Tumors of the skin and subcutaneous (tissue just underneath the skin) are the most common tumors affecting dogs and the second most common tumors affecting cats.
There are a wide variety of tumors that can occur within the skin, and it is very important to remember that not every skin tumor is cancerous. In fact, the vast majority — 80 percent — of skin tumors in dogs are considered to be benign, meaning they do not metastasize (spread) to other locations in the body.This is in contrast to skin tumors in cats, where 50-65 percent of tumors are malignant, meaning they grow as very locally invasive masses and have a higher chance of metastasizing to distant sites.
Unfortunately, a veterinarian cannot tell if a tumor is benign or malignant just by visualizing or palpating the mass. Further tests are necessary to be able to determine exactly what kind of tumor the lump or bump could be.There are two main ways to determine whether a skin tumor is benign or malignant. The first involves performing what is known as a fine needle aspirate with cytological analysis. This non-invasive procedure generally entails introducing a small gauge needle (about the same size that is used to administer a vaccination) into the tumor, obtaining some of the cells into the needle. The cells are then dispersed onto a microscope slide, special stains are applied to the sample, and the slide is then evaluated under a microscope. The sample is sent to a laboratory where a cytopathologist (veterinarian with specialized training in the evaluation of samples of this nature) will examine the slides and make a diagnosis
There are several advantages to this type of sampling. It is considered a rapid, non-painful, simple procedure to perform, and is relatively inexpensive. In most cases, fine needle aspirates can be performed while the patient is awake. If the tumor is located in a particularly sensitive area (e.g., around the eyes or anus), a veterinarian may recommend that the patient be lightly sedated to facilitate sampling in a safe manner. Fine needle aspirates will give information about the type of the individual cells comprising a tumor helping to determine whether it is cancerous or not. For those tumors where removal is recommended, the information provided can be invaluable to help determine what type of preliminary tests should be done before surgery to rule out whether or not the tumor has spread, and provides information needed to determine how aggressive the surgical removal will need to be. The main disadvantage to this form of sampling is it may not prove to be the most accurate because this type of analysis examines only individual cells. There is also the possibility that the sample may return non-diagnostic, meaning no cellular material could be obtained. Finally, since the size of the needle used to sample the tumor is very small, it is possible to miss the portion of the tumor containing the cancerous cells and a misdiagnosis could be made.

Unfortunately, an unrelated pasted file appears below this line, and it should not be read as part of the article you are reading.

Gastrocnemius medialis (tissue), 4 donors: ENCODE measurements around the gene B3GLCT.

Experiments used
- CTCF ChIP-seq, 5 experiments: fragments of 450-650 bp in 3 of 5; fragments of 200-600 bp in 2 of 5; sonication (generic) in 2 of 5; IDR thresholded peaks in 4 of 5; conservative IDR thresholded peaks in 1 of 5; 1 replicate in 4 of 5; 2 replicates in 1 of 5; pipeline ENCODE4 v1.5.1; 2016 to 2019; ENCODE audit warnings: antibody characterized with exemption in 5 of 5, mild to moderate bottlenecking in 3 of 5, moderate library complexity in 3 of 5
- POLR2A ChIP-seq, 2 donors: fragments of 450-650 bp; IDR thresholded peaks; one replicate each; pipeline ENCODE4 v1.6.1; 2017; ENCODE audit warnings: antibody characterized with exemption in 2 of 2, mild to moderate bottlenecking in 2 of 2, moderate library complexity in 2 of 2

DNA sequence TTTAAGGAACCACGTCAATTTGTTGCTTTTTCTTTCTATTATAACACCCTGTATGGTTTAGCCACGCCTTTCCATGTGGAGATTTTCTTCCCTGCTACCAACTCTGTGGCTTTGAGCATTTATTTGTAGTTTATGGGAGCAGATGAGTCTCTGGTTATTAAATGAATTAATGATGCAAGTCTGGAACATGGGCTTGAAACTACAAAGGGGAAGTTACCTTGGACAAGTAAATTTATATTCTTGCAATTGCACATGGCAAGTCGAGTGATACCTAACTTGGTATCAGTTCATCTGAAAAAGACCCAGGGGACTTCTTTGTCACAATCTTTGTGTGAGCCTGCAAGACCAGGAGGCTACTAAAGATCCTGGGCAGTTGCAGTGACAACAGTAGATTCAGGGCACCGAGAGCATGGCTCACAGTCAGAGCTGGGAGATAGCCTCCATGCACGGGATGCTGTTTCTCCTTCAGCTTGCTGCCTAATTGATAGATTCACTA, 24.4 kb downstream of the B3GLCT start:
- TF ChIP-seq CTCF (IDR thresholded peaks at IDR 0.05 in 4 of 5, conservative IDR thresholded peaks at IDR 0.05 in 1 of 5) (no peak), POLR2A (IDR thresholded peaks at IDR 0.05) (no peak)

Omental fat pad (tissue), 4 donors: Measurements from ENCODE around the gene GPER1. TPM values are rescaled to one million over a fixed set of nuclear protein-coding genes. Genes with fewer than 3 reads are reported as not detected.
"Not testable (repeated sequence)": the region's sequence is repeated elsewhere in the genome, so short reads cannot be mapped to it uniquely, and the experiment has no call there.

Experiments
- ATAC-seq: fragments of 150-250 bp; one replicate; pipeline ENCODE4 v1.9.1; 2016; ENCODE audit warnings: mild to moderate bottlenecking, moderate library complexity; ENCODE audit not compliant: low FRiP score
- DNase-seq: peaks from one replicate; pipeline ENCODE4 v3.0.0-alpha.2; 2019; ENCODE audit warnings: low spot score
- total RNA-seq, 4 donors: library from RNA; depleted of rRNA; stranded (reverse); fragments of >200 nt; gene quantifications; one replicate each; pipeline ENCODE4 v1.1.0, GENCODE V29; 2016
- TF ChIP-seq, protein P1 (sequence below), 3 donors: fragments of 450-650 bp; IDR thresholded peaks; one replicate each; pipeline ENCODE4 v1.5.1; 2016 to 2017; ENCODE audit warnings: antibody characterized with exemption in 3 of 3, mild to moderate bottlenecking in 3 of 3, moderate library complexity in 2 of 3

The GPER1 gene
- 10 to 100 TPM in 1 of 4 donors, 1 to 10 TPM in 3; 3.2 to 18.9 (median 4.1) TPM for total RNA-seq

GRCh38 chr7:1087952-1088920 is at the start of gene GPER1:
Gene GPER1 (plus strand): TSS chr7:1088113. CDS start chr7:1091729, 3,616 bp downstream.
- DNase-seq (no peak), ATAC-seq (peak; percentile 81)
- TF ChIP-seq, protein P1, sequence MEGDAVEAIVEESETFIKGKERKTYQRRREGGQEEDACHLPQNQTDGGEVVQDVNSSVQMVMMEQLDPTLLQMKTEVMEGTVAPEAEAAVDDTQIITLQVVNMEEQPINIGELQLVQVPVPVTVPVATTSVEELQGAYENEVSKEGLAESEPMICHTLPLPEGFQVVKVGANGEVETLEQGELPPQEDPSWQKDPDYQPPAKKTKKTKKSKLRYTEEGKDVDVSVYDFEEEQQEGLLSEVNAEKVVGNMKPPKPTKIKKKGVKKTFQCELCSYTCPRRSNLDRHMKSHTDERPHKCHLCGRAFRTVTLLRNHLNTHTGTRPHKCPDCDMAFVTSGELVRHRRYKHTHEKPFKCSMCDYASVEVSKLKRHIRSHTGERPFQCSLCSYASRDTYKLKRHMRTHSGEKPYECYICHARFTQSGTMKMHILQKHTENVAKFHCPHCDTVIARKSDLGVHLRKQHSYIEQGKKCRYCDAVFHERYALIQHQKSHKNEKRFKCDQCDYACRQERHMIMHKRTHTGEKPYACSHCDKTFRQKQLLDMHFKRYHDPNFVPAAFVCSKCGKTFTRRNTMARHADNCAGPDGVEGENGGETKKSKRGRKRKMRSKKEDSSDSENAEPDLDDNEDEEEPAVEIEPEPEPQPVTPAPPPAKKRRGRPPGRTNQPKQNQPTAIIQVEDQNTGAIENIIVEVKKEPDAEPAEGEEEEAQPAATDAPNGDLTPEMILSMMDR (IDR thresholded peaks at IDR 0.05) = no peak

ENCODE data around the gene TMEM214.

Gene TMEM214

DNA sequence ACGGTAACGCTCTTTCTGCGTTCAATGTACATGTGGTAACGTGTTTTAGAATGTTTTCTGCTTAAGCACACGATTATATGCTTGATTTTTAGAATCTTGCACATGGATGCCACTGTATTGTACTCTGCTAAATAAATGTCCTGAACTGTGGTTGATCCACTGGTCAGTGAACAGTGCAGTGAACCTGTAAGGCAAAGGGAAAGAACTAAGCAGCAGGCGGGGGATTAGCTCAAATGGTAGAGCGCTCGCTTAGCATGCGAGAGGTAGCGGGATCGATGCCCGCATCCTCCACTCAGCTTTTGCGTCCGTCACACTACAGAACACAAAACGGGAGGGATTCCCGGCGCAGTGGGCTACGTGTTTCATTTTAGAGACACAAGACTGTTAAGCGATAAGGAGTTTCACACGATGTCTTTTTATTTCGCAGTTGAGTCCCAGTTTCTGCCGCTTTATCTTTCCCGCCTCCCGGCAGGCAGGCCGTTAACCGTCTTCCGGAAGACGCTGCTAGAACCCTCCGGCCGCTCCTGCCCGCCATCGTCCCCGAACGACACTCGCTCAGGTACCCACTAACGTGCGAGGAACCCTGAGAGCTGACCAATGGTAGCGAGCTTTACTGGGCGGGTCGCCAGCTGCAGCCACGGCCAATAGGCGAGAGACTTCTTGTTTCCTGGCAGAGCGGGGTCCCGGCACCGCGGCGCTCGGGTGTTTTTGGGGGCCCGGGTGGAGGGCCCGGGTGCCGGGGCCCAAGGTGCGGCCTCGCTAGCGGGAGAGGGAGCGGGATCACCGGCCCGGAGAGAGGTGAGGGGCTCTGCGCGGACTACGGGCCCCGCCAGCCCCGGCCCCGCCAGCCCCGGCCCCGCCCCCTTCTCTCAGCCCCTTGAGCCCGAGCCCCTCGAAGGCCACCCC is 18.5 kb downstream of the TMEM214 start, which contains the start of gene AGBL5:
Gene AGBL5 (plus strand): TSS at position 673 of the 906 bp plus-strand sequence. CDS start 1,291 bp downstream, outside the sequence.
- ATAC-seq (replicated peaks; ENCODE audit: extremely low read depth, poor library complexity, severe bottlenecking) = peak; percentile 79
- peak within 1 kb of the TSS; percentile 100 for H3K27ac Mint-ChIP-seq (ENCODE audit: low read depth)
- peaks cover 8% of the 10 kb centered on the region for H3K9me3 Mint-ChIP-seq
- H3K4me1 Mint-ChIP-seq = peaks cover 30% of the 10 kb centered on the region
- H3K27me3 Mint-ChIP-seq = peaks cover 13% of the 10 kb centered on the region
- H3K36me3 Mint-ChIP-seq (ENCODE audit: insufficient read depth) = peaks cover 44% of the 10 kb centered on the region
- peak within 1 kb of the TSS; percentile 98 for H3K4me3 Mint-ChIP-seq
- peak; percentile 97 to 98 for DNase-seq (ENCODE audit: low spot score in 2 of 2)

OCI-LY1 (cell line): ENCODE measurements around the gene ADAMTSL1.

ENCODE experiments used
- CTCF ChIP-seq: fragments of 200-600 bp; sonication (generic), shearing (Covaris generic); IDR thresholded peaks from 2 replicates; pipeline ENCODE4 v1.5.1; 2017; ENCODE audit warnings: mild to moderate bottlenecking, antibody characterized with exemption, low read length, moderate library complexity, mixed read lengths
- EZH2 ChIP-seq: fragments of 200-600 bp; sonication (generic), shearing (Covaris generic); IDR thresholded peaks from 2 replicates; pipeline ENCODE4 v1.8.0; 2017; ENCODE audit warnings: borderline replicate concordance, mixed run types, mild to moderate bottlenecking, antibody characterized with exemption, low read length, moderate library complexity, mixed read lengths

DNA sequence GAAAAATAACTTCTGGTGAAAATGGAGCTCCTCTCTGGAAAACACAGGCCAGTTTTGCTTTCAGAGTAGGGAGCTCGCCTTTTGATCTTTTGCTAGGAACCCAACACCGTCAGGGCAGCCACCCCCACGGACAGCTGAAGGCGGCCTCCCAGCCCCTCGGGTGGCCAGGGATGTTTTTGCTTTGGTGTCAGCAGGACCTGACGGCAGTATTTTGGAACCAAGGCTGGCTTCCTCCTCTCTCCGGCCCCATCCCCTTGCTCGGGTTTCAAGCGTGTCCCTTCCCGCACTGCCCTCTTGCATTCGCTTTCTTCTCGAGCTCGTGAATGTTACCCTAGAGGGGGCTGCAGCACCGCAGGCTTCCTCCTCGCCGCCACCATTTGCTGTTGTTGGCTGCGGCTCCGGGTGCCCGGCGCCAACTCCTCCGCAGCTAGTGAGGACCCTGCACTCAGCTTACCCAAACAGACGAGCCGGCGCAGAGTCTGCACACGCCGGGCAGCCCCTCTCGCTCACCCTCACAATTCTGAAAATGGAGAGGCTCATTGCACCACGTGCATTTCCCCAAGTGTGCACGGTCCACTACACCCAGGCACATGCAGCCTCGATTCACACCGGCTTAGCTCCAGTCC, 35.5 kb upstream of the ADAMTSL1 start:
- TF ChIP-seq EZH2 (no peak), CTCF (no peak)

A more accurate way of sampling skin tumors from dogs and cats involves performing what is known as a tissue biopsy. There are several ways to obtain a tissue biopsy; all of which usually involve either heavy sedation or general anesthesia. The main advantage of performing a biopsy is the higher degree of an accurate final diagnosis. The main disadvantages are that biopsy procedures require heavier sedation or anesthesia, the results take longer to return, they are considered slightly more invasive, and can be more costly.
If you notice a new lump or bump on your pet, you should have it evaluated by your veterinarian as soon as possible. During the visit, the tumor should be measured and its location “mapped,” either by physically drawing a picture of the location of the tumor on your pet, or by taking a photograph of the tumor and making it a part of your pet’s medical record. You and your veterinarian can discuss what would be the best plan for evaluating the tumor.
If the tumor is determined to be benign, you will need to continue monitoring it for any signs of change in size, shape, or consistency, as this could indicate transformation to a more malignant behavior. If the tumor is determined to be malignant, your veterinarian may recommend referring you to a veterinary surgeon or veterinary oncologist for further testing. If noticed early, some malignant skin tumors can be treatable and the prognosis excellent. The best way to examine your pet for skin tumors is simply by petting them or grooming them, and also by scheduling regular physical examinations with your veterinarian.